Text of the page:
Ken Davis, Reach Out and Read Colorado Board Member, was recently featured in an edition of The Ascent, an e-resource from the Western Colorado Leadership Group that delivers timely, targeted news each month–news about population health, payment reform and the people working to pursue better care, lower costs and a healthier community.
Ken Davis, PA-C, is executive director of the Northwest Colorado Community Health Partnership, the network of community and safety net organizations, health care providers and government agencies in Grand, Jackson, Moffat, Rio Blanco and Routt counties.
NCCHP is a nonprofit that works with local organizations to ensure residents have access to programs and services they need to be their healthiest self. It supports efforts to identify gaps in service, and then works to create community-wide efficiencies and reduce duplication, collaborating with health and wellness partners, collecting and leveraging regional data to support decision making, and advancing community-driven solutions.
The Ascent: You are a community leader in the Accountable Health Community Model. How does that align with NCCHP’s goals?
Davis : First and foremost, after working with underserved populations as a physician assistant and now serving in a community leader role representing the Health Partnership, I’m on the front lines, and I see how broken and fragmented our system is and how that impacts the individual’s ability to achieve health and wellness. I’m convinced our greatest hope for improved health happens through partnerships. That’s the greatest strength of the AHCM, in my mind. It moves us to work in greater collaboration between all sectors in a community.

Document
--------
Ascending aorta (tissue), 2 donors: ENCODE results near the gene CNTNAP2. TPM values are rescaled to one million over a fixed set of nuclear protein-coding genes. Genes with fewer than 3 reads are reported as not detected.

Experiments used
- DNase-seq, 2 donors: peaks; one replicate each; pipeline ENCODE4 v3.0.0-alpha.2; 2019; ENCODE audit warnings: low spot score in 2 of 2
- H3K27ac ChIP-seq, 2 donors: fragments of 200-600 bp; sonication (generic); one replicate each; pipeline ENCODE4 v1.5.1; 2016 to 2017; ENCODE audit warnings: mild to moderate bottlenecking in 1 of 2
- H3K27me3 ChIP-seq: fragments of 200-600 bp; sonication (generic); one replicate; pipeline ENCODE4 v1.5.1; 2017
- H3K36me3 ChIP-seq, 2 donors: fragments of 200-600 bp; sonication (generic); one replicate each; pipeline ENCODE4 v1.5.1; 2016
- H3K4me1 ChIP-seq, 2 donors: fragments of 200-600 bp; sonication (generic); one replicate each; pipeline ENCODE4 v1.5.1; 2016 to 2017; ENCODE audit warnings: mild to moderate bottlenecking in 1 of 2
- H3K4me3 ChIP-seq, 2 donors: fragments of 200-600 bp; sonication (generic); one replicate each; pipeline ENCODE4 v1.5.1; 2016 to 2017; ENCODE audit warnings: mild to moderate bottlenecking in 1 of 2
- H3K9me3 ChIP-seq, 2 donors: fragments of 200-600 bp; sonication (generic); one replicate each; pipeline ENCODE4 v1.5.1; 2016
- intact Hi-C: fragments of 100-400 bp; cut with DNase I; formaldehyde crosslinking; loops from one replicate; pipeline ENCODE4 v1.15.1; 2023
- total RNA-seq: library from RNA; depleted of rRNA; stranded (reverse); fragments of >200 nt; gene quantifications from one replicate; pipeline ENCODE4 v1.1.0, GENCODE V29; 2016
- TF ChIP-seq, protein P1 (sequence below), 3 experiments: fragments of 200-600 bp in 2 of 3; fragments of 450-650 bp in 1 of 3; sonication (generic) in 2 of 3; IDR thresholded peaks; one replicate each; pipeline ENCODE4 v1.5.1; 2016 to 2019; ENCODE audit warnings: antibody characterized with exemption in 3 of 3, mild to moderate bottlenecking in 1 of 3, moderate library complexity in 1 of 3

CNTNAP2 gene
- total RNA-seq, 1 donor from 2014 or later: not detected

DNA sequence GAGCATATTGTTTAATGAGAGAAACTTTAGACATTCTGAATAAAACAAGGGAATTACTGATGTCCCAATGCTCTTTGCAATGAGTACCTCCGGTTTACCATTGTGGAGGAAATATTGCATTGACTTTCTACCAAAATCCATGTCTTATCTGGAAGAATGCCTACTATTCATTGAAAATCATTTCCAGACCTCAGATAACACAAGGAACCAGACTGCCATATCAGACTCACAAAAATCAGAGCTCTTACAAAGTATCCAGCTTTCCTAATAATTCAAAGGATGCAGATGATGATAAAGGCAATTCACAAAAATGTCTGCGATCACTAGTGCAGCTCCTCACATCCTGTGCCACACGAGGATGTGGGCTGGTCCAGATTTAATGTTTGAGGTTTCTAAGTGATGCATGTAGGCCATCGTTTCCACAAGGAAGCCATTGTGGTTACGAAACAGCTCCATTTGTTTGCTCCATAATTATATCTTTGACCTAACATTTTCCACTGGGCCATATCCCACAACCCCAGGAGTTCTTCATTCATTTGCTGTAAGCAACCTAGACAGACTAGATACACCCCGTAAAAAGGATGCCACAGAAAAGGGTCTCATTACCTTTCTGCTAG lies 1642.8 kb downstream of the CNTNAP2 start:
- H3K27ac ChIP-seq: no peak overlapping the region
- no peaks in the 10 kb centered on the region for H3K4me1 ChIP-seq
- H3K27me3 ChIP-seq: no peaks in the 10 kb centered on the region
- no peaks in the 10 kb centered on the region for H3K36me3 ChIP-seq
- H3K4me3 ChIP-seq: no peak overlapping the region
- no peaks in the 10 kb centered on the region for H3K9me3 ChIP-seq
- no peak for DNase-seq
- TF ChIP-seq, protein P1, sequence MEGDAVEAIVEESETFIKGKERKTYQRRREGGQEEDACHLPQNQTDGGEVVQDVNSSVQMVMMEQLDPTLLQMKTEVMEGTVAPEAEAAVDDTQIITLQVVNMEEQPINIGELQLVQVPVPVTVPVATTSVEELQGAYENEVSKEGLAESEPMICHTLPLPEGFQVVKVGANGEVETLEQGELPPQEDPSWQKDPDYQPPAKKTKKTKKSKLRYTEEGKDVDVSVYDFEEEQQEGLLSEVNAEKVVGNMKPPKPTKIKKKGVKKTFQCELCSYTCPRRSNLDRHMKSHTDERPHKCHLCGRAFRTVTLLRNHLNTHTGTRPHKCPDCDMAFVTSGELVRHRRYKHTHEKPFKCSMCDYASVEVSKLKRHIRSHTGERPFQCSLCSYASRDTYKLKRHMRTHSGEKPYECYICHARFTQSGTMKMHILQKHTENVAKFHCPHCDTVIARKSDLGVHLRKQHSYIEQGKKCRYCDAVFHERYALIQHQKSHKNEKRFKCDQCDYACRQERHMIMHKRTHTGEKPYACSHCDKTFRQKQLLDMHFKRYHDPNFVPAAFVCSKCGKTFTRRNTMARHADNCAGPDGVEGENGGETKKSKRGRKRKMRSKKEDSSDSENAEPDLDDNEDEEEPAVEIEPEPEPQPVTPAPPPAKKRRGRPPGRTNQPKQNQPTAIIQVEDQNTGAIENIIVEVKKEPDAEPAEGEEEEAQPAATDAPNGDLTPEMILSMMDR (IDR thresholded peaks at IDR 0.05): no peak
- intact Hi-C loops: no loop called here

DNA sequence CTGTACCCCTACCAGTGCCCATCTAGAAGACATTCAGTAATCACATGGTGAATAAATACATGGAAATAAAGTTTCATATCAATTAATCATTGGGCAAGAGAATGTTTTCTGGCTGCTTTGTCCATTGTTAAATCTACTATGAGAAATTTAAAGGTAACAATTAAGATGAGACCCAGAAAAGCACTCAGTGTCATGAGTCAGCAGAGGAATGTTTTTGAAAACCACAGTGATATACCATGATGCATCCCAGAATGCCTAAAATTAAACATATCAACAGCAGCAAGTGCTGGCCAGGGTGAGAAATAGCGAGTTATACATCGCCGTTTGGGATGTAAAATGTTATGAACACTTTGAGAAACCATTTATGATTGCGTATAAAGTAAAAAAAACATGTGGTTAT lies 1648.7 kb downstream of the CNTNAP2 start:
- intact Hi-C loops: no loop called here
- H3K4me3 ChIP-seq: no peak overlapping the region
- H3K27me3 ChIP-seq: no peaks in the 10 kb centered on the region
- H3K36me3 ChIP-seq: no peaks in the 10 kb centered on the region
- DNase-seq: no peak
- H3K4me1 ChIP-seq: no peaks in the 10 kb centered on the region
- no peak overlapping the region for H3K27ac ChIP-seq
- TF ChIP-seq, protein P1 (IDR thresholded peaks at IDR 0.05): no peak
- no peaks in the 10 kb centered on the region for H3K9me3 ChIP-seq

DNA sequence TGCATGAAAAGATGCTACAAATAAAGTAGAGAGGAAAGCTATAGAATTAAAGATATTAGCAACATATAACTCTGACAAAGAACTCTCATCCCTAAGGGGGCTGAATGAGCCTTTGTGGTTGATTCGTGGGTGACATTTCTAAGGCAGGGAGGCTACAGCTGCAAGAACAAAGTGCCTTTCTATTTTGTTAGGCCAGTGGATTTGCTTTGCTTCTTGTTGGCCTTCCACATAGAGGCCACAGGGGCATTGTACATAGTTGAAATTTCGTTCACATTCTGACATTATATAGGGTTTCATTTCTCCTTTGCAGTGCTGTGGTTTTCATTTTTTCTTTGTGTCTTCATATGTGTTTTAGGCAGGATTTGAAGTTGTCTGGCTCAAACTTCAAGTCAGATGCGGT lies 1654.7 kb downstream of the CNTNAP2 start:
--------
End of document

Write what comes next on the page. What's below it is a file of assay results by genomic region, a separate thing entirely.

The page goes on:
The Ascent: How does screening for social determinants of health as part of the AHCM align with that vision?
Davis : We acutely understand that an individual’s health outcomes are at most 20 percent attributable to clinical care, and the remaining influences on health outcomes rely on the environment in which we live, genetics and the behaviors that help us to thrive. Screening strengthens the linkage between clinical and community supports. These screenings will also help us collect data and identify the most common social health needs for the various communities we serve so we can tailor our approach.
For example, at our last AHCM Advisory Committee meeting, we talked about food insecurity and how it’s been identified as an issue among multiple partners sitting at the table—and that started some juices flowing around addressing it. We’ve continued to share emails and we’ve agreed to reach out to Hunger Free Colorado to go after a grant to help us better screen for this. I see great energy and synergy developing around that issue in the near term.
The Ascent: What are the next steps regarding screening for social determinants of health?
Davis : We are identifying clinical champions for piloting the AHCM screening tool for social determinants of health. We are very excited to host the regional AHCM meeting in Craig, Colo. on May 9, and we look forward to the next steps and deeper partnerships that arise from that meeting. Ultimately, I see the Health Partnership helping to support community-wide transformation, using a model that shapes the entire community fabric in ways that make it easier for all residents to live a healthier and happier life.